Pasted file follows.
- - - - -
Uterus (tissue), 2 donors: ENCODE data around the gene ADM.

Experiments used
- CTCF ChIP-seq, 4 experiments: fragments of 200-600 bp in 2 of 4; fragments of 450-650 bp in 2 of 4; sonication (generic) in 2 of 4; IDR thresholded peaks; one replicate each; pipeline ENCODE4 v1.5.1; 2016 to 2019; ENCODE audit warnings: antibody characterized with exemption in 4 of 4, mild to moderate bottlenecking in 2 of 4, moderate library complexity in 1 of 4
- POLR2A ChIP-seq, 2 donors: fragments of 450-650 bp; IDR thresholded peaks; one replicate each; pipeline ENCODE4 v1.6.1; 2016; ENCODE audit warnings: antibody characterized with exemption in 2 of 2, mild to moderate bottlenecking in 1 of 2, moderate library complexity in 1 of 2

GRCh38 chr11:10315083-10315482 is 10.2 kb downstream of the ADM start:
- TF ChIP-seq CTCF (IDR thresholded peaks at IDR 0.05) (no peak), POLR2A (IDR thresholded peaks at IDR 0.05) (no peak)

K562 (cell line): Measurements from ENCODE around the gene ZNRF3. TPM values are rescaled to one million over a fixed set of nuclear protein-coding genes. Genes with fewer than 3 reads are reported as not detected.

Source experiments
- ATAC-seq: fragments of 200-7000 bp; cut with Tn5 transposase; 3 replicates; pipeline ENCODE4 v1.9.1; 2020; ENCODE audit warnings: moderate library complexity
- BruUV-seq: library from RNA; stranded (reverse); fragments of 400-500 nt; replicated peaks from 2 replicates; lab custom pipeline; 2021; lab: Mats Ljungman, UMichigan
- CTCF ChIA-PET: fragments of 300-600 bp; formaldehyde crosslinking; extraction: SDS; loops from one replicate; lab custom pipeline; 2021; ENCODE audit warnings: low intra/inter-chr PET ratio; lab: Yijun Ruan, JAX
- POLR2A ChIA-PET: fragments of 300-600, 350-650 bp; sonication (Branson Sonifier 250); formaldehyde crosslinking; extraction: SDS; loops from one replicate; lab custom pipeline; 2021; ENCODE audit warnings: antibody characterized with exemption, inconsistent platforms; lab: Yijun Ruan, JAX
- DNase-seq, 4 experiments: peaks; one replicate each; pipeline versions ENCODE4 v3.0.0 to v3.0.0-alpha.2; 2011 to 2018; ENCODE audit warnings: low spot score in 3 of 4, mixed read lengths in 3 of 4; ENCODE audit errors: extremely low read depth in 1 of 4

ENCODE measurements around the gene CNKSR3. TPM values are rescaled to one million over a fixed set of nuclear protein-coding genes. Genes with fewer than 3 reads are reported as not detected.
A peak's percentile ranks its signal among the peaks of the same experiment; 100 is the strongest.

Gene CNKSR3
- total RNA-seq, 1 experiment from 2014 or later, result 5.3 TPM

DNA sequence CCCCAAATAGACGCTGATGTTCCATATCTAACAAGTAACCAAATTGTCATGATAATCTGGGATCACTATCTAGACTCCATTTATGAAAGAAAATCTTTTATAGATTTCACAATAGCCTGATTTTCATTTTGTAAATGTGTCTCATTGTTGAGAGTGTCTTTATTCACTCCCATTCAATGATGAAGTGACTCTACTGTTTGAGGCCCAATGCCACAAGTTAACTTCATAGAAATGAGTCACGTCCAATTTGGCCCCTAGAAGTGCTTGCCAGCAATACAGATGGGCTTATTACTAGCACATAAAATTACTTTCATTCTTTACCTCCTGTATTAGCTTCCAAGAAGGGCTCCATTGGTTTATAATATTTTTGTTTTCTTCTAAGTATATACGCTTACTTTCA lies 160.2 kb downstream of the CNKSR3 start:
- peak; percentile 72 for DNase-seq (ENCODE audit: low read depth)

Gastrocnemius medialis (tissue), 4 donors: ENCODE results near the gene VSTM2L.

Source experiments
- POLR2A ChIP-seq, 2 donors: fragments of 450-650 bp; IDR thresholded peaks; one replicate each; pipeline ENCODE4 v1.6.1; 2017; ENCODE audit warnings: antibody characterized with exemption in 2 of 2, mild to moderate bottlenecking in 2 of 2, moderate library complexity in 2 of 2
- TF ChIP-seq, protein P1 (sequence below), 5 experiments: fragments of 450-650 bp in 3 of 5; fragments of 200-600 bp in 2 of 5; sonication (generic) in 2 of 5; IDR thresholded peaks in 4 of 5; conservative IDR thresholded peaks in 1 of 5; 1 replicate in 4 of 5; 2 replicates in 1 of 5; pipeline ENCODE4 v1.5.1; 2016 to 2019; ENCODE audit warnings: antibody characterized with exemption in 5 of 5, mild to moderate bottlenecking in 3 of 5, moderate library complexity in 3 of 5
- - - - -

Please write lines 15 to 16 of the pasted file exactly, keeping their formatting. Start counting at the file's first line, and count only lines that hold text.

A peak's percentile ranks its signal among the peaks of the same experiment; 100 is the strongest.

Gene CNKSR3